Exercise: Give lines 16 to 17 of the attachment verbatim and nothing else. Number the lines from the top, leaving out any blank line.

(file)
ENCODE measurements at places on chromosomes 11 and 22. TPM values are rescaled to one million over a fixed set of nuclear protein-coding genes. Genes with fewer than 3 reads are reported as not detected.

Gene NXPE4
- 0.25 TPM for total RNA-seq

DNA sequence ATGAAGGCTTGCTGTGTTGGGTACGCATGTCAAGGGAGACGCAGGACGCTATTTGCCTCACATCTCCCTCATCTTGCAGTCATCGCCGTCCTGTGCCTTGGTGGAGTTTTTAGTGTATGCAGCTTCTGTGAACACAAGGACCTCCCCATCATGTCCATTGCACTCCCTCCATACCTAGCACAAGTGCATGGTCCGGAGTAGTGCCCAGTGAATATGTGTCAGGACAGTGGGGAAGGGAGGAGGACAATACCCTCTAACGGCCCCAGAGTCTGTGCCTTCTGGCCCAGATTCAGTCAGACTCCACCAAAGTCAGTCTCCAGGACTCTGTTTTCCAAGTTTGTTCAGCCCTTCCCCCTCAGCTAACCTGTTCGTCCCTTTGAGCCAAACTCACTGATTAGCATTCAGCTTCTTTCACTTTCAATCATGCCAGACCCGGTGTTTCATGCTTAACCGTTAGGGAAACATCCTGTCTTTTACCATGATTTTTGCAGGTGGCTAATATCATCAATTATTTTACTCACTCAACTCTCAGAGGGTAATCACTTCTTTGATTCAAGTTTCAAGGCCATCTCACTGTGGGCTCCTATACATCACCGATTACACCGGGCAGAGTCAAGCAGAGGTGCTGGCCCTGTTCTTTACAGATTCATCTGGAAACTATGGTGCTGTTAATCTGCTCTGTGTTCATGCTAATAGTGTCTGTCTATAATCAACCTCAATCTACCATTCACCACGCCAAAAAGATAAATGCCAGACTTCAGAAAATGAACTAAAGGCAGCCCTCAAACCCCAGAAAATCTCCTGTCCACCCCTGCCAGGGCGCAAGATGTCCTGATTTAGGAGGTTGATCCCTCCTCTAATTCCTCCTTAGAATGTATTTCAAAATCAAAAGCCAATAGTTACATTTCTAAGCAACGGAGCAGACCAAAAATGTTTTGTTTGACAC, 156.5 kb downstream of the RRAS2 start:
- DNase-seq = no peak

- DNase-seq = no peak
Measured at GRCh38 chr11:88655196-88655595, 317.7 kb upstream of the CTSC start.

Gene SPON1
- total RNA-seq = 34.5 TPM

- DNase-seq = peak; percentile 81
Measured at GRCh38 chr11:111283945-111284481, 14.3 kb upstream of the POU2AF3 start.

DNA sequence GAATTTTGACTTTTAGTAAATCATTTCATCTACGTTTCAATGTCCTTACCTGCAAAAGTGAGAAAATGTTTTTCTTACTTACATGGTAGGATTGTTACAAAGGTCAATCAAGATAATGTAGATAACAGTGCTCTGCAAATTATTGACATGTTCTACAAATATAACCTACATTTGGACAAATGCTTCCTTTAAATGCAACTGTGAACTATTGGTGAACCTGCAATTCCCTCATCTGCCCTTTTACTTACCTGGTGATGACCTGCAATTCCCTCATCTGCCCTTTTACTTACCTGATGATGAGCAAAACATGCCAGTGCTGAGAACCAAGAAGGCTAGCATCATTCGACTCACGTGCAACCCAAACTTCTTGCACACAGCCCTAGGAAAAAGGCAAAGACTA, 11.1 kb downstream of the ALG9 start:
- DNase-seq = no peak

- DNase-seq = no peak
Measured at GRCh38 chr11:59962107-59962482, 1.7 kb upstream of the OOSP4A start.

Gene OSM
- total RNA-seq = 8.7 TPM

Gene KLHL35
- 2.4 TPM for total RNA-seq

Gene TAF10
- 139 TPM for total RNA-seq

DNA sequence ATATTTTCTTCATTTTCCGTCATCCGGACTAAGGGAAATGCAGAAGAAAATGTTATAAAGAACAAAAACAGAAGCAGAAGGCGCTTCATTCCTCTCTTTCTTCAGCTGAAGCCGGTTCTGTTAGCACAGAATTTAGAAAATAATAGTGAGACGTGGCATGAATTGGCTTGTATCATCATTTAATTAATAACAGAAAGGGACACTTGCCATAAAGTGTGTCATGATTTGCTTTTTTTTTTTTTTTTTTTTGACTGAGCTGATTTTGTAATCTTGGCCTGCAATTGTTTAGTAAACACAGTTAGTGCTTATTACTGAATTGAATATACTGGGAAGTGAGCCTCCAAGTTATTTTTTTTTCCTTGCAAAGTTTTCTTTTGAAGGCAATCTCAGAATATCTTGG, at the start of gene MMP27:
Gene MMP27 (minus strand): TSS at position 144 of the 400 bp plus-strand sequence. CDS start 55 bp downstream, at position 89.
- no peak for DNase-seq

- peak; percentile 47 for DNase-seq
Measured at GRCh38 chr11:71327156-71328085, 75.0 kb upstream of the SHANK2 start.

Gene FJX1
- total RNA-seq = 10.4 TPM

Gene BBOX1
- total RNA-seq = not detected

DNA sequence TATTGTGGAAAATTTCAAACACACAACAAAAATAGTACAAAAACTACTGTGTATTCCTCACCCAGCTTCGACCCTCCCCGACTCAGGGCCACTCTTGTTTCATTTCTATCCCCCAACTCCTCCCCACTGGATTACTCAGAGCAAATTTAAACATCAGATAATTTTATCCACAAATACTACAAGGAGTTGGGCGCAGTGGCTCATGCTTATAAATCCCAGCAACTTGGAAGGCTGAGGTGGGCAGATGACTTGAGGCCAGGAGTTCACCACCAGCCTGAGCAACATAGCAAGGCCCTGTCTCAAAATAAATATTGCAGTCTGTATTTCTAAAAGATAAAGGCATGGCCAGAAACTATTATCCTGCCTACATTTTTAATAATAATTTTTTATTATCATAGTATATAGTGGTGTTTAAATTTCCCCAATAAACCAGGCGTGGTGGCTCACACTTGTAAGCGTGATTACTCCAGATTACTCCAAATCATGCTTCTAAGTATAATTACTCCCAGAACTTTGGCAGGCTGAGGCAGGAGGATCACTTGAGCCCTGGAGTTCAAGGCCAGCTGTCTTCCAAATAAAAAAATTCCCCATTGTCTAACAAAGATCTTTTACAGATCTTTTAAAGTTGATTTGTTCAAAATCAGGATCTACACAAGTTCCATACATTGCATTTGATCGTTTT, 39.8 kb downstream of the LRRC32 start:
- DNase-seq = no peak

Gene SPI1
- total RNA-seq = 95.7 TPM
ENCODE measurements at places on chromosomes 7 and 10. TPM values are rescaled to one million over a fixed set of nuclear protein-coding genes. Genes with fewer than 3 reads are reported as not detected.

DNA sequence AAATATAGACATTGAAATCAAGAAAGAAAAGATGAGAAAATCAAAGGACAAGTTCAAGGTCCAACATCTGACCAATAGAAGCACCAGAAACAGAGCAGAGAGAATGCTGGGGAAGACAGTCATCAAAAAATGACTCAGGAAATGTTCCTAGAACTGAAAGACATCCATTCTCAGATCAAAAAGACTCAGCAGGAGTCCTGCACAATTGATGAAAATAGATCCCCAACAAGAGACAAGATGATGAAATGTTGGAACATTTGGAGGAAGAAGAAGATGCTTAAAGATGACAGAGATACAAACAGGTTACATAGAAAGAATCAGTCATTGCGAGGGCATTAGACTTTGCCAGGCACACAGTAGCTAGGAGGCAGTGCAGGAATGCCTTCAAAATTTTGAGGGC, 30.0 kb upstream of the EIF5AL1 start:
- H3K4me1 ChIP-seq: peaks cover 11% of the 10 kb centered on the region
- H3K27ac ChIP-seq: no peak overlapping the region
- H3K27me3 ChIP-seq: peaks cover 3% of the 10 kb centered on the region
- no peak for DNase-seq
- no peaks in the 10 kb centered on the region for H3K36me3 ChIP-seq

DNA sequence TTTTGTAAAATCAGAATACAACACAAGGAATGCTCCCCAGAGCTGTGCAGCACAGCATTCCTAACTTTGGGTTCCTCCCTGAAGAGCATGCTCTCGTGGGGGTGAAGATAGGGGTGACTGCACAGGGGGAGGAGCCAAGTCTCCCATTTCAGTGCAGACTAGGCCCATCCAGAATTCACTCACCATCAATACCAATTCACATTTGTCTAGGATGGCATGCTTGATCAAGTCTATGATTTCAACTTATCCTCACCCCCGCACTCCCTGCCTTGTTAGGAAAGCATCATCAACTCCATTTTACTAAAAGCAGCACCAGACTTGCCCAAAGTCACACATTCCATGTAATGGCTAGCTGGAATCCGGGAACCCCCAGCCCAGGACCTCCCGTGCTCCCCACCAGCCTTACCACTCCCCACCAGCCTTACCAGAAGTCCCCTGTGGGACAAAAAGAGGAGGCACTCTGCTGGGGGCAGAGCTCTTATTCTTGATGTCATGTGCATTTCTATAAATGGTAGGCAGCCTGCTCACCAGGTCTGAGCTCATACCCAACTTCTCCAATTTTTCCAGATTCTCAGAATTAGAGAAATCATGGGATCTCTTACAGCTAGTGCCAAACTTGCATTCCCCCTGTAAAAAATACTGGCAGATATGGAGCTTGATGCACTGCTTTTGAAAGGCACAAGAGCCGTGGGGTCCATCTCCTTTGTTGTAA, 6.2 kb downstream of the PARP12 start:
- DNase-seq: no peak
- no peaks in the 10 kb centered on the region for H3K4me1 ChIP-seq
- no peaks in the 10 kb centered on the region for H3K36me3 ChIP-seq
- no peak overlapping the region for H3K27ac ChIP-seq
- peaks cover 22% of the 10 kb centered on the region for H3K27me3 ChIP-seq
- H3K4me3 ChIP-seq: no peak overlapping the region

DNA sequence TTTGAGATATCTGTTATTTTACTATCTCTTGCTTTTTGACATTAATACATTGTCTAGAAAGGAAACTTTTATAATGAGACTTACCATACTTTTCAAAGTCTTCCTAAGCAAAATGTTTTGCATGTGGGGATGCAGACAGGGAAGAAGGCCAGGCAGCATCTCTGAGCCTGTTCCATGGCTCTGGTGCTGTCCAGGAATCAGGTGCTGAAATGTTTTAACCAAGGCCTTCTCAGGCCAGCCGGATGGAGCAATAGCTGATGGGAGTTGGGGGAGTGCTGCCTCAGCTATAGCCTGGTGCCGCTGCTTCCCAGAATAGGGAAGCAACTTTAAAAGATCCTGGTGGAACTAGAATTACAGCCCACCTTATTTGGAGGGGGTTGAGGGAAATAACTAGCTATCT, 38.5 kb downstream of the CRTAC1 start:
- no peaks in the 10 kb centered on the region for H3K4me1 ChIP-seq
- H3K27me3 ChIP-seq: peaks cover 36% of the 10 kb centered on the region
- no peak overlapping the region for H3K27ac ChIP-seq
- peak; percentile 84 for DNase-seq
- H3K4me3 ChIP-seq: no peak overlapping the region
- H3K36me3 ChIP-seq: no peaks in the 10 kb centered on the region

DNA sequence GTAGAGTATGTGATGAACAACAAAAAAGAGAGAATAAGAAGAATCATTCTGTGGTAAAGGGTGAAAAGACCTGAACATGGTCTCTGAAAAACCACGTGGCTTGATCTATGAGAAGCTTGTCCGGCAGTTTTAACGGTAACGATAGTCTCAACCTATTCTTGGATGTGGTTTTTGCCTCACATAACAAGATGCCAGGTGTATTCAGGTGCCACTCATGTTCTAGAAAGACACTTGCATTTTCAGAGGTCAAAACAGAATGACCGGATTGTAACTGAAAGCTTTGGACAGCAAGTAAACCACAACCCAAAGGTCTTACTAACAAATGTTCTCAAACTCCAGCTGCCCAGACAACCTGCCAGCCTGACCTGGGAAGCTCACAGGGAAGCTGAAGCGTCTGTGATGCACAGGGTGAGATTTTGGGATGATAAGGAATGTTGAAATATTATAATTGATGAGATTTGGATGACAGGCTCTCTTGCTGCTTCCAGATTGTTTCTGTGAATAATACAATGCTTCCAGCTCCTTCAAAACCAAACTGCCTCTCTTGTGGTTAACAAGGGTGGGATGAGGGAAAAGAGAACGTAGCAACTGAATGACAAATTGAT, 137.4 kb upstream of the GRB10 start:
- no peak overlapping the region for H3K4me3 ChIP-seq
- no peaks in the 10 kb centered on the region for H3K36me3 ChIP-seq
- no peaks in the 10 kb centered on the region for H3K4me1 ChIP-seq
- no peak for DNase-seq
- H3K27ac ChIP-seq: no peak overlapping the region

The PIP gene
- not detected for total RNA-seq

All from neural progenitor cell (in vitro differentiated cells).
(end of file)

Gene OSM
- total RNA-seq = 8.7 TPM